Nepal heads for chaos as swords drawn
KATHMANDU, Apr 14 (Reuters) The impoverished Himalayan kingdom of Nepal is staring at a steep spike in violent pro-democracy protests as the unpopular King Gyanendra and his opponents draw fresh battlelines in their intense confrontation.
But the endgame is some distance away as political parties leading a movement against the king's 14-month absolute rule would need to build on a successful campaign they launched this month while ensuring fatigue does not creep in.
Today, the king's opponents rejected his call for unity talks and a promise to hold national elections, saying the Hindu monarch was merely repeating offers they had refused in the past.
''Nepal is headed towards disaster if the king continues like this,'' said Sukh Deo Muni, a Nepal expert and an international relations professor at New Delhi's Jawaharlal Nehru University.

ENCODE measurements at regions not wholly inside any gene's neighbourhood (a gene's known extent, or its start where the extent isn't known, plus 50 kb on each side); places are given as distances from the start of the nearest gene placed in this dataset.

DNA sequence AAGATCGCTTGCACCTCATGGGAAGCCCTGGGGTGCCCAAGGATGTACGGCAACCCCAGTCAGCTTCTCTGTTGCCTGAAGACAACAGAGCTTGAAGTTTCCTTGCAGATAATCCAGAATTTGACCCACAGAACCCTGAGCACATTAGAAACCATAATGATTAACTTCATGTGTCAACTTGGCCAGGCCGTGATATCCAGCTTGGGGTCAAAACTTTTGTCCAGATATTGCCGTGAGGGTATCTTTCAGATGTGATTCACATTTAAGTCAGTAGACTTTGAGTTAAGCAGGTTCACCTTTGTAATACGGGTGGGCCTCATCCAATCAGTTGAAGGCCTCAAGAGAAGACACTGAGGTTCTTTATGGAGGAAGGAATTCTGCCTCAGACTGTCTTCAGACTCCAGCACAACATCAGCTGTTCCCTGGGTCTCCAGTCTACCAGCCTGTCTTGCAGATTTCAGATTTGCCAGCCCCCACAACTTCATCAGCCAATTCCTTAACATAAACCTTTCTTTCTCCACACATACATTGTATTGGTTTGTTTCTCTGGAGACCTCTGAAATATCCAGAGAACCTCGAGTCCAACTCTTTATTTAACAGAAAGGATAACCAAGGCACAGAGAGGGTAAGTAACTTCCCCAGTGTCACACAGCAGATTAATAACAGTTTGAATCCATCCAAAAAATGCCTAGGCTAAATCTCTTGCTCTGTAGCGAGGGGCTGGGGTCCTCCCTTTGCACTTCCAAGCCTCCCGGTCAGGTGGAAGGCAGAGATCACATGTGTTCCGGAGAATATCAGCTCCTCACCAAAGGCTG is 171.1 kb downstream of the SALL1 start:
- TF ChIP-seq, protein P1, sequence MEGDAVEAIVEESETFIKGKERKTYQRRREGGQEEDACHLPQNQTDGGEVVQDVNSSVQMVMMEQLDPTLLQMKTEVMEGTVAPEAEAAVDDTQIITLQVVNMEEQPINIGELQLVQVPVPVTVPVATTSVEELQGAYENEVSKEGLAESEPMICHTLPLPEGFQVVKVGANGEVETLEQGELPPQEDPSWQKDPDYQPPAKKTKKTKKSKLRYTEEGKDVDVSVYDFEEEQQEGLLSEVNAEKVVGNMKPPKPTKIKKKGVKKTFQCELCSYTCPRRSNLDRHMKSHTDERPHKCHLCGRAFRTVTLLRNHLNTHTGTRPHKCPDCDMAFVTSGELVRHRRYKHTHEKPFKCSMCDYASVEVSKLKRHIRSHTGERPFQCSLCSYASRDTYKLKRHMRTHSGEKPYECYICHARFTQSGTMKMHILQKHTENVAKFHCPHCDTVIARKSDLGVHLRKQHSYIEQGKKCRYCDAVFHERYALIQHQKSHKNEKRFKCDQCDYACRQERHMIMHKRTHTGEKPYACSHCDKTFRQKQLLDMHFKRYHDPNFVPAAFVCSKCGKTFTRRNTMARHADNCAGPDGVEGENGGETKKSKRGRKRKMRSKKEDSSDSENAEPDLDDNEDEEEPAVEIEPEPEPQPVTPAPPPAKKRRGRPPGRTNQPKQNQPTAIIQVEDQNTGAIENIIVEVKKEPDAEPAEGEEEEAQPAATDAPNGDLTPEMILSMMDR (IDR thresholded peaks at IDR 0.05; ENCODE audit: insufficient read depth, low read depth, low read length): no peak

''He will make the life of the pro-democracy groups as difficult as possible as it is now a question of his survival. Violence will increase and there will be no let up in state violence too.
''But ultimately, there is no escape for him if he does not budge from his position,'' Muni said.
Nepal, a constitutional monarchy tucked between China and India, has hobbled from one crisis to another ever since nearly the entire royal family was wiped out in a bizarre drug-and-drink fuelled shooting spree by the then crown prince in 2001.
Political instability has since surged and a Maoist insurgency against the monarchy has become increasingly violent, culminating in King Gyanendra, who succeeded his dead brother, sacking the government and taking full power in February 2005.
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